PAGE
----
Book Review: Motivated by the Impossible

Disclosure One: I was given a comp copy of this title for review.

Disclosure Two: I am not a Christian and was asked to review this from an editorial perspective. Not whether or not I agreed with the message.

Disclosure Three: I have very strong opinions regarding ministers who have obtained wealth through their ministry.

I confess that I opened up Motivated by the Impossible with misgivings. I have a general disdain for ministers who have acquired wealth in the name of God. And the cover image of author Ceitci Demirkova, with her leather suit, flowing blonde hair, and Glamour Shots make-up didn’t give me the warm-and-fuzzies. I admit to my misgivings because the quality of the content surprised me. And my surprise is, in a way, part of the message of the book. That we all need to move outside of our comfort zone and embrace other possibilities. In the author’s case, she is specifically discussing the possibilities of God’s influence in your life. But it is really a message that transcends simple religious belief.

This is a generally well-written, well-organized, and accessible work. For the most part, Demirkova maintains an easy, conversational tone to compliments the message. Her personal anecdotes are at times a bit fluffy, but they illustrate her greater contextual points.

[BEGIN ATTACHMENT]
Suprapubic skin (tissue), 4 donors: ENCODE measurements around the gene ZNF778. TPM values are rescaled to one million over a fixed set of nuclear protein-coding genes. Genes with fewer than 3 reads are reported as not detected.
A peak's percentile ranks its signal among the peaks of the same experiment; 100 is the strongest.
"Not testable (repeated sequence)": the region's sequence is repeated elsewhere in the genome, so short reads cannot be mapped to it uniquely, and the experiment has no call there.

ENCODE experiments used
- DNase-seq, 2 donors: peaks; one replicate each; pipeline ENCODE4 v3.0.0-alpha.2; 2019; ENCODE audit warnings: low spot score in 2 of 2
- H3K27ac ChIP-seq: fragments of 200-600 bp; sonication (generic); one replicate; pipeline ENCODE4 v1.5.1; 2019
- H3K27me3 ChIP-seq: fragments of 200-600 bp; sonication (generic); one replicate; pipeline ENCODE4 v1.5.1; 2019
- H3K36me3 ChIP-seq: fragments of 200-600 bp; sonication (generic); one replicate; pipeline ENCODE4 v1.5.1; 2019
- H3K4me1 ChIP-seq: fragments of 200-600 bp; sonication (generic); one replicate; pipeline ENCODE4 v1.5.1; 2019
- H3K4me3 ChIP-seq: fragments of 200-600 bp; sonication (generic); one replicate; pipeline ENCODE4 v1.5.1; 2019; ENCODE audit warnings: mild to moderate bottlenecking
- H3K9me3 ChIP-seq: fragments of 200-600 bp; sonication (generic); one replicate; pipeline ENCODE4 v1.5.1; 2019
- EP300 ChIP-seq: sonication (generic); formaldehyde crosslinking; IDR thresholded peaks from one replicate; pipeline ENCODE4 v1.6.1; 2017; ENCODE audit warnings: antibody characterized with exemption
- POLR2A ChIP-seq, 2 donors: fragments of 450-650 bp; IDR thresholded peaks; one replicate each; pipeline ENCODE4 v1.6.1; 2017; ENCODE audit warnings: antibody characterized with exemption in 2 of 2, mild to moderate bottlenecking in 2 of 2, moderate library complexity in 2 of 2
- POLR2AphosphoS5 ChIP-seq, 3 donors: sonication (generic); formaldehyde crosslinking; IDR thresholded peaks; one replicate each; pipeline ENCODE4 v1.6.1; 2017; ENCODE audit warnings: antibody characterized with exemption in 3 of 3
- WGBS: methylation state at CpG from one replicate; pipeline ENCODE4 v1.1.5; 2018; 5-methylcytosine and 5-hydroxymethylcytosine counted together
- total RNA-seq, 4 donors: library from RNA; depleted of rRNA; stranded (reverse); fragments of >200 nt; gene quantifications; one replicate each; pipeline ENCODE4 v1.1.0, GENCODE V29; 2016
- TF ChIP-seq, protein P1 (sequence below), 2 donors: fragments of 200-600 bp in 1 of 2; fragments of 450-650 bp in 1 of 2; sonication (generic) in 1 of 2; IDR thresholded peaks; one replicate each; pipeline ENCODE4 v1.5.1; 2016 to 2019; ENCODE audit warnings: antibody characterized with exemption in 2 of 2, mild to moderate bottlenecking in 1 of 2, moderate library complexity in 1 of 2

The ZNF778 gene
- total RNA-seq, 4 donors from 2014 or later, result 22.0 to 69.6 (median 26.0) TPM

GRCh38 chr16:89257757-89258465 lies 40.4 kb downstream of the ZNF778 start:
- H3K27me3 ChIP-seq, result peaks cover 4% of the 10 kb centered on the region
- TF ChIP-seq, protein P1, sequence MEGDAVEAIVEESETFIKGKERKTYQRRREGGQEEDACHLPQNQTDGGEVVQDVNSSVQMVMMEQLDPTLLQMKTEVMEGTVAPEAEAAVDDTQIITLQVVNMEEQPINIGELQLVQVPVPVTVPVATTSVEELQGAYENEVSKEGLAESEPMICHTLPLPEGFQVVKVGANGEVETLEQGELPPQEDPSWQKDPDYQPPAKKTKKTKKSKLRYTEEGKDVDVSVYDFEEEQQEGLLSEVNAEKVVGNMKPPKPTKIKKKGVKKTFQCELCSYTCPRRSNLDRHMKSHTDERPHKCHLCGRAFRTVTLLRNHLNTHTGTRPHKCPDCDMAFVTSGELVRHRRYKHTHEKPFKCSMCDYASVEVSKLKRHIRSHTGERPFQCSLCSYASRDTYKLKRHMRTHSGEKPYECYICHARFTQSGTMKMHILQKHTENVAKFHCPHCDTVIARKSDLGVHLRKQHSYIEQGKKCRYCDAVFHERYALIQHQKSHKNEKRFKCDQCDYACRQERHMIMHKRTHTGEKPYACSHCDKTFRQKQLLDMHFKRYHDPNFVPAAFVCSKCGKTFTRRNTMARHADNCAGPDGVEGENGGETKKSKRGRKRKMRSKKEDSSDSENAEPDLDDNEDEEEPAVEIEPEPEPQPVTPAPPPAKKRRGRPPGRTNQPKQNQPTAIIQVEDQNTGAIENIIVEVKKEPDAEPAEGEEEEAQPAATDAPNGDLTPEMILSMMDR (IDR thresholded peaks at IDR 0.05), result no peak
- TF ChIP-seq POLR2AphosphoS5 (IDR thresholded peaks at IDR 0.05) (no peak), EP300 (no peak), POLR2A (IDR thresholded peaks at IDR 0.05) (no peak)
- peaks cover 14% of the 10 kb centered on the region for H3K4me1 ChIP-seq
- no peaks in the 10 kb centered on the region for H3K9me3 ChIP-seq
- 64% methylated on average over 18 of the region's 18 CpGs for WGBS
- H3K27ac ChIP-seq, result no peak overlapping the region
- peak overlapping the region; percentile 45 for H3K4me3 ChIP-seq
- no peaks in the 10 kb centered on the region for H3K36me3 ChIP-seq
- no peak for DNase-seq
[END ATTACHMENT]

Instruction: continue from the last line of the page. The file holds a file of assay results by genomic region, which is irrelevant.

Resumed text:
However, she also tends to get in the way of her own message. At times, the work becomes more about her than her message. This emerges in some unnecessarily self-congratulatory segments that were a bit grating on the nerves. In addition, throughout the book, there is an annoying formatting trick that becomes a distraction.

Every few pages
there is some fluffy statement
presented like this
meant to be inspirational
but coming across as pretentious.

If this formatting scheme only appeared once or twice for emphasis over an important point, it would be effective. But it is invasive throughout the work, diminishing its own value each time it appears. It is one of those cutesy formatting tricks used to demonstrate how witty or creative the author is…and a prime example of the author making the book about her instead of her otherwise valuable message.

I enjoyed this book more than I thought I would, and I can see the appeal to Christian readers specifically. But the book’s potential appeal to a wider audience is hampered by some presentation and style choices that reinforce some of the negative stereotypes people have of celebrity ministers and may lead many to dismiss the otherwise positive message.

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